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J Cell Biochem. 1998 Jun 1;69(3):326-35.

Copper stimulates proliferation of human endothelial cells under culture.

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  • Center for Biochemical and Biophysical Sciences and Medicine, Harvard Medical School, Boston, Massachusetts 02115, USA. guofuhu@warren.med.harvard.edu

Abstract

Copper ions stimulate proliferation of human umbilical artery and vein endothelial cells but not human dermal fibroblasts or arterial smooth muscle cells. Incubation of human umbilical vein endothelial cells for 48 h with 500 microM CuSO4 in a serum-free medium in the absence of exogenous growth factors results in a twofold increase in cell number, similar to the cell number increase induced by 20 ng/ml of basic fibroblast growth factor under the same conditions. Copper-induced proliferation of endothelial cells is not inhibited by 10% fetal bovine serum or by the presence of antibodies against a variety of angiogenic, growth, and chemotactic factors including angiogenin, fibroblast growth factors, epidermal growth factor, platelet-derived growth factor, tumor necrosis factor-alpha, transforming growth factor-beta, macrophage/monocyte chemotactic and activating factor, and macrophage inflammatory protein-1alpha. Moreover, despite the previous observations that copper increased total specific binding of 125I-angiogenin to endothelial cells, binding to the 170 kDa receptor is not changed; hence, the mitogenic activity of angiogenin is not altered by copper. Copper-induced proliferation, along with early reports that copper induces migration of endothelial cells, may suggest a possible mechanism for the involvement of copper in the process of angiogenesis.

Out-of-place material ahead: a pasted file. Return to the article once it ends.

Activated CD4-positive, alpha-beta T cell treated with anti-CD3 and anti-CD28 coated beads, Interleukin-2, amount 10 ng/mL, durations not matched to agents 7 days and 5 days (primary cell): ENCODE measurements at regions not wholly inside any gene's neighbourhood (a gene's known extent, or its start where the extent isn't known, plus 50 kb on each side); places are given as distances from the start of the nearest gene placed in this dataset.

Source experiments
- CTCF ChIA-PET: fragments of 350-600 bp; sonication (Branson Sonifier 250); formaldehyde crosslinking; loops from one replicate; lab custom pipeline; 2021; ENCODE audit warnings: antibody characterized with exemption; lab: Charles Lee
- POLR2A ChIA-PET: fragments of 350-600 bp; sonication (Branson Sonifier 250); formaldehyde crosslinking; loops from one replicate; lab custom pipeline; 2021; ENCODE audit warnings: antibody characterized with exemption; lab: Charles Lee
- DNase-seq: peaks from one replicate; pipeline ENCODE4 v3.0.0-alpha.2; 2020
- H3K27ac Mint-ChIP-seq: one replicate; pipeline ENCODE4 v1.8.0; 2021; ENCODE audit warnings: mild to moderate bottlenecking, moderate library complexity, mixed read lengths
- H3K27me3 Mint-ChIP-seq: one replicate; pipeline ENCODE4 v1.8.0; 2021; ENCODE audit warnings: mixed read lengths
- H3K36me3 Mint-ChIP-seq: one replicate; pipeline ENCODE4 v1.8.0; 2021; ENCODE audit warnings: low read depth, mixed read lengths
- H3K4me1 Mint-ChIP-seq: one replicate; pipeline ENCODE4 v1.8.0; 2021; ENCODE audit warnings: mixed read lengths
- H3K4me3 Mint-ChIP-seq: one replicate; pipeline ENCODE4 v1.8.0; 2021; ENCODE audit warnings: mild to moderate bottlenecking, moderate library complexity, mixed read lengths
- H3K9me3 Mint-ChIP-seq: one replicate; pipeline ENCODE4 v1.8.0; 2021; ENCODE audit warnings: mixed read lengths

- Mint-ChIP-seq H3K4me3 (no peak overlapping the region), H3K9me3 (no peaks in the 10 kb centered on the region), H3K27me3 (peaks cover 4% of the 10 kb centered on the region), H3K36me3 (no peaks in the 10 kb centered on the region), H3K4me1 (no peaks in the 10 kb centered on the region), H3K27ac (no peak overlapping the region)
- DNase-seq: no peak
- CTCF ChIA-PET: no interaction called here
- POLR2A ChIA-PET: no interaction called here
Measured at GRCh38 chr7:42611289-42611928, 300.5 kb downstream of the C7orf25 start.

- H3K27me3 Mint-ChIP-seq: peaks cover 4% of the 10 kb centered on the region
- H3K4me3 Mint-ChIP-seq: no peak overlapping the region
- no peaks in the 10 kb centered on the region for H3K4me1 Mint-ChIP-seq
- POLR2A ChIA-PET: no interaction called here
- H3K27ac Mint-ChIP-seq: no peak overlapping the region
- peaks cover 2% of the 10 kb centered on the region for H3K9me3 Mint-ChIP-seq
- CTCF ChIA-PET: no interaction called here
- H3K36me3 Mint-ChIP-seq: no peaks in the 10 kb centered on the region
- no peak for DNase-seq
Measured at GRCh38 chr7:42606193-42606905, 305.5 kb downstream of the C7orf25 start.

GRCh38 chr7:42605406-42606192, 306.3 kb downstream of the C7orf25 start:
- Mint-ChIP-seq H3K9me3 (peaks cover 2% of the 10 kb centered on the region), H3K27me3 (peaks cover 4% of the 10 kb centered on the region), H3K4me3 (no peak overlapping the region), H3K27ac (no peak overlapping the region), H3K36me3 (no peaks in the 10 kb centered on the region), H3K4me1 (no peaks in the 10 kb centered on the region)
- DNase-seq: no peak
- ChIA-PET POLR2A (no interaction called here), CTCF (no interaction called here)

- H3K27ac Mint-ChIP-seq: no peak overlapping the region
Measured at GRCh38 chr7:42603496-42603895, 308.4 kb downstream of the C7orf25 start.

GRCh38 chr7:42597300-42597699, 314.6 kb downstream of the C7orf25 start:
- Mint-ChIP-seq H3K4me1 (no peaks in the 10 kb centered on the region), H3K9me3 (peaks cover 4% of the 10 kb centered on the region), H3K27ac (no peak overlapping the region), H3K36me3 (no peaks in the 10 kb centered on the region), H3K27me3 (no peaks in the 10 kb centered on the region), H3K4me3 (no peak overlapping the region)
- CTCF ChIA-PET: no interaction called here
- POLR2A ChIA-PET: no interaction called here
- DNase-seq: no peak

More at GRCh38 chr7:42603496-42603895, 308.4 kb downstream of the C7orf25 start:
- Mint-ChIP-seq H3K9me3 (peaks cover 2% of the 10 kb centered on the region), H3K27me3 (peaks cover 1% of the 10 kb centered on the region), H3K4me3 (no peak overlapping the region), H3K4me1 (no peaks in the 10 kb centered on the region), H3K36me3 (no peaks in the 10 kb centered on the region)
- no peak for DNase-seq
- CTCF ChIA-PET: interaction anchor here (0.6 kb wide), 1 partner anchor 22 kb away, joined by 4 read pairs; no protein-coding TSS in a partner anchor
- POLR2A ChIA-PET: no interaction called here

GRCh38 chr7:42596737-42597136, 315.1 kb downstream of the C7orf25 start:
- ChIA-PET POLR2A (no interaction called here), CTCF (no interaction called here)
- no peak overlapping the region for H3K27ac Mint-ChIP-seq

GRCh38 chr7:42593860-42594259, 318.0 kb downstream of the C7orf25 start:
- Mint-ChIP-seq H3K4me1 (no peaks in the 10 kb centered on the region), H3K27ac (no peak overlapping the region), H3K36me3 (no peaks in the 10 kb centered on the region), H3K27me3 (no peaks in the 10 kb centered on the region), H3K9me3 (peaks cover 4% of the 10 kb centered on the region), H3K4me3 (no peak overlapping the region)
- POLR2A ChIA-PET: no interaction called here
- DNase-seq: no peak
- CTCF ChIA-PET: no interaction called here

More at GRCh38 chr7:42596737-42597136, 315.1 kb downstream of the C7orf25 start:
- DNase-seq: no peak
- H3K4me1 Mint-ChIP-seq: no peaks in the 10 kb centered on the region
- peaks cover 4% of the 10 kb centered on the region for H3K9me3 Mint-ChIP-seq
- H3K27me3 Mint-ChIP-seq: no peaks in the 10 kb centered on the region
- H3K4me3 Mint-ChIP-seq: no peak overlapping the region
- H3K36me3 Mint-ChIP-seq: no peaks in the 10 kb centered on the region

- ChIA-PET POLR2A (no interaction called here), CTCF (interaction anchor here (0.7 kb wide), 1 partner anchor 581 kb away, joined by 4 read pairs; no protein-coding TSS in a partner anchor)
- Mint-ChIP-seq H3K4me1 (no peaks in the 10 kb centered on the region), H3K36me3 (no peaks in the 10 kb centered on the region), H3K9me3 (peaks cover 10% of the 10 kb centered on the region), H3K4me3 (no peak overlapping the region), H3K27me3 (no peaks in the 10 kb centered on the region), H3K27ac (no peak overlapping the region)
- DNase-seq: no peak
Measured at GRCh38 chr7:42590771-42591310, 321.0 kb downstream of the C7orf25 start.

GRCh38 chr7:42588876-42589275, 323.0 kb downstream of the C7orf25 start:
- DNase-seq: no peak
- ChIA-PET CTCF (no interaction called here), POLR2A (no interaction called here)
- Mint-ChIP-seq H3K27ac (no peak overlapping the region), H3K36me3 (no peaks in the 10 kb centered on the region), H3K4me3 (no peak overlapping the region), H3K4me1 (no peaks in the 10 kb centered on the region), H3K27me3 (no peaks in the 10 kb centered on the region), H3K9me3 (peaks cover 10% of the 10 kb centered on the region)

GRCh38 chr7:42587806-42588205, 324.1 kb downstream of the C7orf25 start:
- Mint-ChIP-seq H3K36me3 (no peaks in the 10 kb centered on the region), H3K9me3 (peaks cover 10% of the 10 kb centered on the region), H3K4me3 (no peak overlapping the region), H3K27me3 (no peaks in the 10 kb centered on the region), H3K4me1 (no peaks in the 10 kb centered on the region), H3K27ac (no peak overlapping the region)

PMID:
9581871
[PubMed - indexed for MEDLINE]
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